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12

FreeBSD - This is not a Linux distribution, but rather a member of the BSD family which is mainly focused on being a mainstream server platform and supporting as much i386 hardware as possible. It supports the most x86 hardware out of all the BSDs, but likely not what you're after for a development platform unless you're programming server-side software. ...


8

When you run ssh git@github.com in a normal terminal environment, your SSH client (the ssh process on your local machine) will request a psuedo-terminal (pty) from the server. GitHub has always denied pty allocation. Older versions (prior to 5.6) of OpenSSH’s ssh will “fall back” to no-pty mode if the server rejected its pty allocation request. Newer ...


7

Filesystem Hierarchy Standard The distro gets /usr, you get /usr/local, ISVs get /opt.


5

hdparm -i /dev/sdX will let you read the serial number, which you can then compare with the physical label on the drive.


5

"shows me repair file system in red color" This is the key: the filesystem is corrupted, probably due to an unclean shutdown. It needs to be repaired. Try entering the root password, which should give you a '#' prompt. Type: fsck -A -y That will take a while and print out something about what it's fixing. Once that has completed, type "exit". You may need ...


4

I was able to make my system boot by doing the following: 1) Take note of the device(s) the system cannot find. 2) Answer "n" to that question. It should take you to a command prompt. 3) Run this command: cd /dev/disk/by-id 4) Run this command: ls 5) Rename all files in this folder replacing there current name with the name of the device you took note ...


4

You need another similar machine with also OpenSuse (or install a Virtual Machine image). You should be able to do ssh against this image: Put a simple script in this server, like (e.g: call it show_permission and put on the $HOME): #!/bin/bash if [ -e $1 ] then find $1 -printf "%m %p\n" else echo ERROR $1 fi Then, in your ill-server, you can ...


4

Aside from making sure you have the right IP address, it is also important to make sure a firewall is not interfering. Firewalls may use a 'stealth' mode, where they drop packets instead of replying, which may result in the connection timed out message you mentioned receiving in a comment. Disable all firewalls. Test the connection, do whatever you need to ...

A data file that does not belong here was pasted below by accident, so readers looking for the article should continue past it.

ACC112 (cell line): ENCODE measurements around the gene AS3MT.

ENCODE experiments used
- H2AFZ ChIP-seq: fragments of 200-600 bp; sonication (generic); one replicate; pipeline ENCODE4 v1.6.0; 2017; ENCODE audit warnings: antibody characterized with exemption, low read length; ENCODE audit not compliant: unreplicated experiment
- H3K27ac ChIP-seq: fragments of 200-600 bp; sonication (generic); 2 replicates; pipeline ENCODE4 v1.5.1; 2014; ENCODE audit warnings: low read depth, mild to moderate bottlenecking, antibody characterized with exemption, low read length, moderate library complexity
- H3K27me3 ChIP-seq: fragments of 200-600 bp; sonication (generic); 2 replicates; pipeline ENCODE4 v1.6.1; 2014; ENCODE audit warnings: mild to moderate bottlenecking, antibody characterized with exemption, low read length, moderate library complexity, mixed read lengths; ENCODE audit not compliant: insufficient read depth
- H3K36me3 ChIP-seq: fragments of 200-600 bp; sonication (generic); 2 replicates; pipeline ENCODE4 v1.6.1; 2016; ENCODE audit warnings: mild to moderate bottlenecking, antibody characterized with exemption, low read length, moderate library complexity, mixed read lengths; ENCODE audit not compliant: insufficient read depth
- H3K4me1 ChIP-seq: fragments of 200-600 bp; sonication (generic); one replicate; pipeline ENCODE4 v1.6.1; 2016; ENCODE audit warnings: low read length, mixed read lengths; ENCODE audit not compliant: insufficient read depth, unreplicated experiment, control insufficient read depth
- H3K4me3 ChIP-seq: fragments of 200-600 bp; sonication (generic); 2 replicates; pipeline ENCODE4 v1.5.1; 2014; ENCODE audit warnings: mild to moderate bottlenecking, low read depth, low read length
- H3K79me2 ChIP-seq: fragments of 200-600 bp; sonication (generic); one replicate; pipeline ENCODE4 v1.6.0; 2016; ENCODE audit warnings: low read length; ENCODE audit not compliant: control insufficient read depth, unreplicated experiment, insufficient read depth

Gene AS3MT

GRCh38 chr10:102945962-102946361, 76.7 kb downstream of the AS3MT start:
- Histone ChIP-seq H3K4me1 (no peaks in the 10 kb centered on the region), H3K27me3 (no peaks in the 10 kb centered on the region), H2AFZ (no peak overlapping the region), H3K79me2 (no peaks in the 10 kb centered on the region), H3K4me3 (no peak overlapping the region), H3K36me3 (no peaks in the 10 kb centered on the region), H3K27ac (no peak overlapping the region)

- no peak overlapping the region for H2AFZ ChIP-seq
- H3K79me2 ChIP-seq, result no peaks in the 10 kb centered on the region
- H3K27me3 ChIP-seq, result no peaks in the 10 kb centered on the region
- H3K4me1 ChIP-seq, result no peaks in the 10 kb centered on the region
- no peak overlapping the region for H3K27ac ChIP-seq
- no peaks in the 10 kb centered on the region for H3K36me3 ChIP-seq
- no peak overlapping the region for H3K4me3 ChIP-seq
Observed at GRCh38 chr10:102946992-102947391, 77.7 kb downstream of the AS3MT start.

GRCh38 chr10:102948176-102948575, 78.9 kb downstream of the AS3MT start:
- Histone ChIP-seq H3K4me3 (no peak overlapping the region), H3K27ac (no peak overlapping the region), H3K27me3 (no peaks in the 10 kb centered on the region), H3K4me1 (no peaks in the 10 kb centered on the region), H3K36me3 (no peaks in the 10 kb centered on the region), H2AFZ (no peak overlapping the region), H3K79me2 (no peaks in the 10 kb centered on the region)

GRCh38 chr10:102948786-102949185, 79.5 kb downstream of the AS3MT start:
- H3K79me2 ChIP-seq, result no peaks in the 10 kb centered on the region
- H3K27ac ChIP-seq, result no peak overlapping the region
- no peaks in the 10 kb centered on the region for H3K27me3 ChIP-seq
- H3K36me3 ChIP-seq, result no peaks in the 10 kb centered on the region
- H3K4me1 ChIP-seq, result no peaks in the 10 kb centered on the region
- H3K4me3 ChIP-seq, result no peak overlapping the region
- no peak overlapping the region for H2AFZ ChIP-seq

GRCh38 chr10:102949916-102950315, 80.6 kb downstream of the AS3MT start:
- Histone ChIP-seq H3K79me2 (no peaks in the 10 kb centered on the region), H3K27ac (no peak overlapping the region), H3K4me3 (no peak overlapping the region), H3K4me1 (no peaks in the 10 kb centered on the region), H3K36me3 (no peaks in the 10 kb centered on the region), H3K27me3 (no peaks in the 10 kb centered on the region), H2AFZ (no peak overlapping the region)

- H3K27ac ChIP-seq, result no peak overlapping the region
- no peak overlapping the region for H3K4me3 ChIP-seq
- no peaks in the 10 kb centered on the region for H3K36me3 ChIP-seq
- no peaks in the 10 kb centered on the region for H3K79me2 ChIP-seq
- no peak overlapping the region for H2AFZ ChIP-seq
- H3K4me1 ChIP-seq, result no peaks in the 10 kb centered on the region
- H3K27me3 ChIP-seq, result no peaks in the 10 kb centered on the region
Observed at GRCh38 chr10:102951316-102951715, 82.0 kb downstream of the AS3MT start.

4

This is all about repositories. When you update using zypper it looks at all your enabled repositories. But some software packages appear in more than one repository. Let's say for example you have both the "Suse update" and the "Packman" repositories active. Then zypper might find an update for say gstreamer in both of them. So what's it to do? Well, ...


4

I would say there is one thing you missed. boot using a boot CD (let's say it's the OpenSUSE boot CD) 1a. copy all of the files from one drive to the other modify /etc/fstab (change mount points to new partitions) modify /boot/grub/menu.conf (change boot partition) reinstall grub I would say if you set up the partition on the new drive to be compatible ...


3

Have you tried the codec pack? According to this site it should solve your problem.


3

since SUSE is an rpm based distro, you should be able get it by: $ rpm -qf `which useradd` which will tell you which package it is in. You can then go get that package source from the repository, which in my case is here: http://download1.fedora.redhat.com/pub/fedora/linux/releases/11/Fedora/source/SRPMS/shadow-utils-4.1.2-13.fc11.src.rpm (I run fedora; ...


3

openSUSE 11.2 is the first release that will officially support live upgrade. The draft of the instructions is on the wiki


3

The best places to install packages on your machine are /usr/local if you have admin rights and want everyone to use your program, or $HOME if you want to just make a copy for yourself. Normally you'd set the prefix as --prefix=/usr/local so that the application files are stored in /usr/local/bin settings in /usr/local/etc and so on. The advantage of using ...


3

Actually, the best approach is probably to create a package that you can install. Many applications come with the necessary files to create RPM or DEB packages. If they don't, there are tools to create packages automatically, for example checkinstall. checkinstall will monitor the operations of make install, and redirect the installed files to create a DEB ...